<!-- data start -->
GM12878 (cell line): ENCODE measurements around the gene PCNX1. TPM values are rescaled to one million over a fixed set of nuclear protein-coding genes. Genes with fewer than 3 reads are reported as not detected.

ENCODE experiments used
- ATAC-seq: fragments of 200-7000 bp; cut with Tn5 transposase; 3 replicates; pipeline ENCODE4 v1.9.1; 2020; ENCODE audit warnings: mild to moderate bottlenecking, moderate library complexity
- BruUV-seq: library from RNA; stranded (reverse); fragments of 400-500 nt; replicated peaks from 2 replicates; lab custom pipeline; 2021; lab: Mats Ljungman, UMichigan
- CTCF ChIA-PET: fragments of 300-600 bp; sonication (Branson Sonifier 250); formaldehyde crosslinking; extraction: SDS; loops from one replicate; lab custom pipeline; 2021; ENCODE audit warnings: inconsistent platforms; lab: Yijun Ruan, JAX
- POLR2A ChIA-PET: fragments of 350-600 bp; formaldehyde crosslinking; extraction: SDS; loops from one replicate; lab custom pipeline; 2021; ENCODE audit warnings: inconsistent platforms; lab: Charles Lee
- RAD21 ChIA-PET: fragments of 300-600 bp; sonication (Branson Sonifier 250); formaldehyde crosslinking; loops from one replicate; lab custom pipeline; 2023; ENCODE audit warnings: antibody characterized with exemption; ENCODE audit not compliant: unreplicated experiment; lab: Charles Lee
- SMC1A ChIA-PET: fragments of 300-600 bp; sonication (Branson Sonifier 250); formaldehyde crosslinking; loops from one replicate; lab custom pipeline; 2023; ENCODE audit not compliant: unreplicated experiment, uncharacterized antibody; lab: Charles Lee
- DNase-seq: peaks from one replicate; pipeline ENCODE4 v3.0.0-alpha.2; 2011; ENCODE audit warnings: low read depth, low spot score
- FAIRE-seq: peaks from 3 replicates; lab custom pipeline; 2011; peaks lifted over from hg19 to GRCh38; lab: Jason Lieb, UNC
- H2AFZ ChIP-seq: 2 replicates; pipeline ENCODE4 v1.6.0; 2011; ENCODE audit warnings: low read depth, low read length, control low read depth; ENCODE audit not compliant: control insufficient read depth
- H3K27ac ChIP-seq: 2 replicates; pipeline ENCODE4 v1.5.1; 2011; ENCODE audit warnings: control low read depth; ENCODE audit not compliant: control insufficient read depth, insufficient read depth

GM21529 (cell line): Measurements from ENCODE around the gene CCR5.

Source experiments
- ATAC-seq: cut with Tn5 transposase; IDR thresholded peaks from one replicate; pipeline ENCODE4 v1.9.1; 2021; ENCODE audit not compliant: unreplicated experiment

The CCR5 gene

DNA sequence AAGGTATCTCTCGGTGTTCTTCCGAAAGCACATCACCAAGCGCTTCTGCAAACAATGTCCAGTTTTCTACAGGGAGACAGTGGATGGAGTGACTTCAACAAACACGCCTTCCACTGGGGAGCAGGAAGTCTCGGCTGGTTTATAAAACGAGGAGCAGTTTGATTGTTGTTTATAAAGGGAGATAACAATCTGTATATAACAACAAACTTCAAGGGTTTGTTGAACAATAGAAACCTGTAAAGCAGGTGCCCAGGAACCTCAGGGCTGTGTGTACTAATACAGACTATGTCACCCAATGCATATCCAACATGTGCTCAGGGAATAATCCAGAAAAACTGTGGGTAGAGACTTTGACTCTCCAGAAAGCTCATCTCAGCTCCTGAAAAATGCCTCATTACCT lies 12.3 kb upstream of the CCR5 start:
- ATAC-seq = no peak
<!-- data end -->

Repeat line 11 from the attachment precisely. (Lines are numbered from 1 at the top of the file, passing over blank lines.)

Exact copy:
- H2AFZ ChIP-seq: 2 replicates; pipeline ENCODE4 v1.6.0; 2011; ENCODE audit warnings: low read depth, low read length, control low read depth; ENCODE audit not compliant: control insufficient read depth